Show Less
Restricted access

Discourses and Strategies

The Role of the Vienna School in Shaping Central European Approaches to Art History and Related Discourses


Ján Bakos

This book consists of essays on the Vienna School’s impact on Central European art history, Walter Benjamin’s move from transhistoricism to historical relativism, Jacob Burckhardt’s legacy and its metamorphoses, two competing conceptions of the social history of art, and Ernst Gombrich’s life long struggle against metaphysics. All share a common denominator: concern with the trajectories of art historical ideas and their ideological instrumentality. However, the author’s aim in analysing the premises and intentions of art historical discourse is not to undermine the credibility of art history by reducing it to total epistemological relativism. The historiography of art historical theories and critical reflection on their ideological background is understood by the author as an auxiliary art historical subdiscipline.
Show Summary Details
Restricted access

About the author


Ján Bakoš is Professor Emeritus in art history at Come-nius University, Bratislava and senior fellow at the Institute of Art History of the Slovak Academy of Sciences. He specializes in the history of art historiography, methodology of art history, social history of art, medieval painting and sculpture in Central Europe, Modern Slovak art and the theory and history of the protection of monuments. He is editor-in-chief of the journal Ars and the author of many publications including Dejiny a koncepcie stredovekého umenia na Slovensku / The History and Conceptions of Medieval Art in Slovakia / (1984), Der Tschecho-Slowakische Strukturalismus und die Kunstgeschichtsschreibung (1991), Peripherie und die kunsthistorische Entwicklung (1991), The Vienna School’s hundread and sixty-eight graduate: The Vienna School’s ideas revised by E.H. Gombrich (1996), Štyri trasy metodológie dejín umenia / Four Routes in Art History Methodology: The Vienna School, Czecho-Slovak Structuralism, the Russian Historiography of Art, Iconology & Semiotics /(2000),Monuments and Ideologies (2001) and Max Dvořák – A neglected Re-visionist (2004).He also edited The Past in the Present: Contemporary Art & Art History’s Myths (2002) and Artwork Through the Market (2004). In 2000 he was awarded the Herder-Prize by Vienna University.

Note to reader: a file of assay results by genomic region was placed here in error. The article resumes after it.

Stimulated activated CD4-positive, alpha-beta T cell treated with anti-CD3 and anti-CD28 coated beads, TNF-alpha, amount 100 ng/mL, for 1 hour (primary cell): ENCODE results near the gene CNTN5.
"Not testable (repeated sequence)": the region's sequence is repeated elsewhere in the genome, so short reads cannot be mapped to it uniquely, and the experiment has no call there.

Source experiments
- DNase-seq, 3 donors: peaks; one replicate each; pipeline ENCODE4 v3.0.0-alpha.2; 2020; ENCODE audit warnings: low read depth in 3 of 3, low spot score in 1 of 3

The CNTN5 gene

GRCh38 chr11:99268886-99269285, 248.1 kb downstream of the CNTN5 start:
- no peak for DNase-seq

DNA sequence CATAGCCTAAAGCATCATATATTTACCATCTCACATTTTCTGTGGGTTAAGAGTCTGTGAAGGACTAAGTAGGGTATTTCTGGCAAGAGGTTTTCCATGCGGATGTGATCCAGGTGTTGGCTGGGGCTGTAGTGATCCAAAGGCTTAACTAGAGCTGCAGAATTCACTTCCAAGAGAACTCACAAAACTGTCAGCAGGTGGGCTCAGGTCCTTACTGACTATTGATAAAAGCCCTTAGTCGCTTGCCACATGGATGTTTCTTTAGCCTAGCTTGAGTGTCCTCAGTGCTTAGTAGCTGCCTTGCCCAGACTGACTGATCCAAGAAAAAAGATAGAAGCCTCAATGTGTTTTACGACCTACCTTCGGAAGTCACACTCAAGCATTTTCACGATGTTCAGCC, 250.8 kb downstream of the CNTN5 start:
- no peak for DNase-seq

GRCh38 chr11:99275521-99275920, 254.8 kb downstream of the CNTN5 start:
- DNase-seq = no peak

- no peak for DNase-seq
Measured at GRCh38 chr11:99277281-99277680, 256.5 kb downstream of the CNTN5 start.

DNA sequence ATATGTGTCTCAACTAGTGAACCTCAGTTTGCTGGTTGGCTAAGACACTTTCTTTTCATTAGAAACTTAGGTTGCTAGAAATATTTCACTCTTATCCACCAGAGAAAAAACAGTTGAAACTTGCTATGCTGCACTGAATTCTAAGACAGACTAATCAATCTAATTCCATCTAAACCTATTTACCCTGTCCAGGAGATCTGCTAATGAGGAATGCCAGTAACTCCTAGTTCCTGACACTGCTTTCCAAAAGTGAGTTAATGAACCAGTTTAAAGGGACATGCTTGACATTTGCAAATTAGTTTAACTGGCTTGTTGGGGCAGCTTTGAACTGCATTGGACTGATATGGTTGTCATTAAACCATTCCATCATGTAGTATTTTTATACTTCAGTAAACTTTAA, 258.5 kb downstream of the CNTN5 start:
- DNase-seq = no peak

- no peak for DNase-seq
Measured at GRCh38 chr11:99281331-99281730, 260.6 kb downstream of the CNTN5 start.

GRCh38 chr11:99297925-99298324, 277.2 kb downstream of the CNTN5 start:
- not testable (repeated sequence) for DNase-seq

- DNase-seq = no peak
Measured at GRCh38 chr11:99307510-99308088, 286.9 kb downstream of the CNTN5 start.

You are not authenticated to view the full text of this chapter or article.

This site requires a subscription or purchase to access the full text of books or journals.

Do you have any questions? Contact us.

Or login to access all content.